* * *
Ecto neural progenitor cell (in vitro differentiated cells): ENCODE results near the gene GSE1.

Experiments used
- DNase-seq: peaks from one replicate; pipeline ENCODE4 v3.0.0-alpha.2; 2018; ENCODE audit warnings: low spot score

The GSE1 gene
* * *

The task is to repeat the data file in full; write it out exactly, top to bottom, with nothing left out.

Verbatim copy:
Ecto neural progenitor cell (in vitro differentiated cells): ENCODE results near the gene GSE1.

Experiments used
- DNase-seq: peaks from one replicate; pipeline ENCODE4 v3.0.0-alpha.2; 2018; ENCODE audit warnings: low spot score

The GSE1 gene